Commentary by Marita Noon - We all expect to pay a price for missing deadlines—fail to pay a ticket on time, and you may find a warrant out for your arrest. But the Environmental Protection Agency (EPA) can apparently miss deadlines with impunity.
For the past two years, the EPA has failed to meet the statutory deadline under the Renewable Fuel Standard (RFS), requiring the agency to tell refiners how much ethanol to blend into the nation’s motor fuels.
In November 2013, the EPA attempted to announce the proposed 2014 blend levels, which by then came months past the legally mandated deadline. The EPA surprised and pleased RFS opponents when it utilized its authority by taking market conditions into consideration to adjust levels. The agency set the proposed 2014 standard to a level lower than 2013’s, even though the law requires increasing amounts. Ethanol producers, expecting the usual uptick, loudly opposed the reduction. They made so much noise, the EPA agreed to reconsider. To date, the 2014 standards have not yet been announced.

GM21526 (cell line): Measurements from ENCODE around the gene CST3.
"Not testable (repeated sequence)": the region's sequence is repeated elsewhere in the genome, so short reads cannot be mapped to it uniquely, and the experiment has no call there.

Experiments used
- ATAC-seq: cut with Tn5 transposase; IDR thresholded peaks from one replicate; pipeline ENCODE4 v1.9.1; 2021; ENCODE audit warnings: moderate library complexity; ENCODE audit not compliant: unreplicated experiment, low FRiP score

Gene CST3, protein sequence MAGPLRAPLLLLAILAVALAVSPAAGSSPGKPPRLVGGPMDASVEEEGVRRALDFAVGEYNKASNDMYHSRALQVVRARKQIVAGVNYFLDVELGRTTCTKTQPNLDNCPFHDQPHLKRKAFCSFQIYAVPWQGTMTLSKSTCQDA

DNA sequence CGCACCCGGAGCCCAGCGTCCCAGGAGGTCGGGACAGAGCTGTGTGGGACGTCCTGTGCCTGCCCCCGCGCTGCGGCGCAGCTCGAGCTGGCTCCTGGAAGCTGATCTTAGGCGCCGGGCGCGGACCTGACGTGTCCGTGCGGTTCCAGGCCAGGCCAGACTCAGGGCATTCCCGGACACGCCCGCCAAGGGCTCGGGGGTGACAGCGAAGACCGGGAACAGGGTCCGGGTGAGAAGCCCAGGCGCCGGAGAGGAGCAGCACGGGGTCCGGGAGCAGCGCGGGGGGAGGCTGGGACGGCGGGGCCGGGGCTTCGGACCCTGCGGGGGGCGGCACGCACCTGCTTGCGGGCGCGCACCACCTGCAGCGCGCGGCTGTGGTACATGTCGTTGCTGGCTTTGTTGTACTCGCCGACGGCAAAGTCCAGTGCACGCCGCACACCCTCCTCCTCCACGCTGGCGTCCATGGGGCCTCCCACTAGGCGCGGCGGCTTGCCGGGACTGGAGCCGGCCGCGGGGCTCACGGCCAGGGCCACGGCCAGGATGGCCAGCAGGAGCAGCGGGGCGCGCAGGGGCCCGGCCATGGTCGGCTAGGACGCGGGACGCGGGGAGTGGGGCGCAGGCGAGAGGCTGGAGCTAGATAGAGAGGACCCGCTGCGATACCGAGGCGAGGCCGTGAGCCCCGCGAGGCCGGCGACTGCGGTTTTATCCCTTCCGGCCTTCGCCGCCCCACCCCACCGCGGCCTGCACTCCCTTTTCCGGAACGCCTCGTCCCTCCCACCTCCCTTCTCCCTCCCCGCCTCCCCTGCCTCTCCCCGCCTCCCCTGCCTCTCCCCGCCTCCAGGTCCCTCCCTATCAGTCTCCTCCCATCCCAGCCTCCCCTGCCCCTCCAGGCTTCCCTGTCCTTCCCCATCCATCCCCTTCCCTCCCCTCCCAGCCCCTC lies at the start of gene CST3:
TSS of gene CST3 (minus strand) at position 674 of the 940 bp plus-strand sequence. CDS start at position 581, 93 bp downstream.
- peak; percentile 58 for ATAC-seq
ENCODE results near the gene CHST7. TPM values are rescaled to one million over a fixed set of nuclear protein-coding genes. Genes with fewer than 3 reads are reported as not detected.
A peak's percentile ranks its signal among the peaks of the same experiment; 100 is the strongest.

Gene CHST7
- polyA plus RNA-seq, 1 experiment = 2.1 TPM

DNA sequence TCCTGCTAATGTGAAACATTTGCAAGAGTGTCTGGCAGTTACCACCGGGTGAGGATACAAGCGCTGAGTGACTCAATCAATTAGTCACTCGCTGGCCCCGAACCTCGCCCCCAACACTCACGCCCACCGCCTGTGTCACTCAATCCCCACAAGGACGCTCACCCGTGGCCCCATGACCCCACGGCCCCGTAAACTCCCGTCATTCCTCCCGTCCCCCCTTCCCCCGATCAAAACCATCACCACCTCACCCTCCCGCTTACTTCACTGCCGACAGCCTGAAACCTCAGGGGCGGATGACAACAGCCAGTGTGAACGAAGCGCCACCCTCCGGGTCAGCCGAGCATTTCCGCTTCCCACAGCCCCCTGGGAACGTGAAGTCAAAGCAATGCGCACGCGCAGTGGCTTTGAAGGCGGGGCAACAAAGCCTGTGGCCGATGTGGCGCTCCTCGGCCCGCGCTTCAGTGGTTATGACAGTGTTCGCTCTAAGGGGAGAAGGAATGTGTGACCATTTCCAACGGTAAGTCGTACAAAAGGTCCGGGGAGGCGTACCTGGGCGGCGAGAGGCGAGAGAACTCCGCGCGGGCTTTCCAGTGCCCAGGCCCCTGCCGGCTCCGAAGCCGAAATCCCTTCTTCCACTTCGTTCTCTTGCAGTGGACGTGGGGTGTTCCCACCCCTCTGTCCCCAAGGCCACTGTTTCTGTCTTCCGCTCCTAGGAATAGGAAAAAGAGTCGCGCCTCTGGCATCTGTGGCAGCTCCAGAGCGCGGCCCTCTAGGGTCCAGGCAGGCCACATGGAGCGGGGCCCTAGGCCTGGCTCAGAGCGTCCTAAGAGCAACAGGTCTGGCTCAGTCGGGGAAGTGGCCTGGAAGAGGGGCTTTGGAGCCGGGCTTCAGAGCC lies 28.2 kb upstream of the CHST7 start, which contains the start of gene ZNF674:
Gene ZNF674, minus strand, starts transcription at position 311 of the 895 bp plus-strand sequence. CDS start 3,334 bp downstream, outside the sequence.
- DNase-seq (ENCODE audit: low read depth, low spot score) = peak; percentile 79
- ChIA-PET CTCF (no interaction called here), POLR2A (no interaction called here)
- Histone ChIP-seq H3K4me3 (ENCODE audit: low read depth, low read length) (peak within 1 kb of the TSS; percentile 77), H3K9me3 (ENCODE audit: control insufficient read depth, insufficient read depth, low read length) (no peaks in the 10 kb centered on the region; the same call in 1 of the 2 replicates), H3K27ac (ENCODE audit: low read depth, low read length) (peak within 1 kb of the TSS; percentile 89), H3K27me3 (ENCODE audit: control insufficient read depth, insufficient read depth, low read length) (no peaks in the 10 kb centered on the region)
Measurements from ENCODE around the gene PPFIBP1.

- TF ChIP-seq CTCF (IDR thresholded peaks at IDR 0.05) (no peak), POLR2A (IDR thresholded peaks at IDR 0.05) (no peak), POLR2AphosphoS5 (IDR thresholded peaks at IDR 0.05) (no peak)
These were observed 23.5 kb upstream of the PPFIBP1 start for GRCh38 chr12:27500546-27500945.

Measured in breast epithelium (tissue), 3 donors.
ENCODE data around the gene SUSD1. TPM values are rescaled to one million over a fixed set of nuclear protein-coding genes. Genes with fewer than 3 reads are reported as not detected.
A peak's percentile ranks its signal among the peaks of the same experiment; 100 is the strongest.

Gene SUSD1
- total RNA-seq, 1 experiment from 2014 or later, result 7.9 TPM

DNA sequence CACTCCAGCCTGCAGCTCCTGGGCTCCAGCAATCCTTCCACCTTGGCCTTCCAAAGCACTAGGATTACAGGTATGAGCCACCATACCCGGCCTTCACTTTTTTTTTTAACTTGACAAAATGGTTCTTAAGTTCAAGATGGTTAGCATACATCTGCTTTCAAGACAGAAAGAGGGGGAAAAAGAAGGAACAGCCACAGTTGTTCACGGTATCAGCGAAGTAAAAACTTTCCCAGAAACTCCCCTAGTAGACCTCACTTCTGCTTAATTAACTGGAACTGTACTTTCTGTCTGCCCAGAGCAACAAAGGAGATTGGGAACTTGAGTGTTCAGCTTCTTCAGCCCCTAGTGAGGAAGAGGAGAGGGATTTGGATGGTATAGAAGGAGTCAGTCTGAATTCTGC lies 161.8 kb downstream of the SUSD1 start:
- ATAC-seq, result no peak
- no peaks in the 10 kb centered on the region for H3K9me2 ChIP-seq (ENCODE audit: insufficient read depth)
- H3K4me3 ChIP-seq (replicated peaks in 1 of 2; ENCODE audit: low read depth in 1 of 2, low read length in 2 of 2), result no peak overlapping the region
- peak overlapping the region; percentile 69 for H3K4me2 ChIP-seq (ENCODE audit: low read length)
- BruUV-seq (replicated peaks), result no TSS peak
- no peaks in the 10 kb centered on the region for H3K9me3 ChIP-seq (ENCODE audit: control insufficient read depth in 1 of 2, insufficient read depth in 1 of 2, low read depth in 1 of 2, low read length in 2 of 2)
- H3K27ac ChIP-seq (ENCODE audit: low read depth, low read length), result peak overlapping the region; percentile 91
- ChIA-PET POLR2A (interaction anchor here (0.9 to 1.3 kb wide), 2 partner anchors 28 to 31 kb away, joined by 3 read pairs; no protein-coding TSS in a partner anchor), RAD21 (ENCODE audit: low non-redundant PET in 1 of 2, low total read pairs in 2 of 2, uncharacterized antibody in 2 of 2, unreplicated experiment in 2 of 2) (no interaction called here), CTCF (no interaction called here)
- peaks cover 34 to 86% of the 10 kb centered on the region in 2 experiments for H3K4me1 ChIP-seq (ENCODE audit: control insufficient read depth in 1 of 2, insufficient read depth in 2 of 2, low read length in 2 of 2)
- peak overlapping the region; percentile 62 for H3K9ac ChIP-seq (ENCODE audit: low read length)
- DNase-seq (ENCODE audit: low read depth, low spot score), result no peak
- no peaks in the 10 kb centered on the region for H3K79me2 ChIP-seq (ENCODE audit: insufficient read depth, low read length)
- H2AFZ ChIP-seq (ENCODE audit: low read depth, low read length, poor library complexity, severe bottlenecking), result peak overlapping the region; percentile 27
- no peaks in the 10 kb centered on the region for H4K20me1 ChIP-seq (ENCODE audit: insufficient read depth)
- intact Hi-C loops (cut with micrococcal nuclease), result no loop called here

Then, on November 21, the EPA announced it would make a decision next year on how much ethanol refiners had to add to gasoline this year. Yet, if refiners don’t meet the unknown requirement, they get fined. That’s akin to handing out the class syllabus after the students have failed the final exam.
With the goal of reducing foreign oil imports, Congress enacted the RFS in 2005 and revised it in 2007—which also provided incentives to America’s fledgling ethanol industry. At the time, gasoline demand was rising to an all-time high and oil imports comprised more than 58 percent of U.S. oil consumption. No doubt Congress believed it was saving American consumers from their addiction to oil.
Then the world changed. The U.S. economy plunged into a terrible recession, unemployment soared, and gasoline demand fell sharply. Meanwhile, advanced drilling technologies, including the long-used hydraulic fracturing and newer horizontal drilling, began producing oil and natural gas from U.S. shale formations—previously uneconomic to develop—leading to America’s 21st-century energy boom.
Today the U.S. stands as the world’s largest natural-gas producer, projected to pass Saudi Arabia as the number-one oil producer. With crude-oil supplies flooding the market, prices have been cut in half. Although fears over foreign-oil dependence have abated, the U.S. remains stuck with an outdated, unworkable, and even harmful—to vehicles, engines, and the environment—ethanol mandate. Read full Marita Noon column on Breitbart.com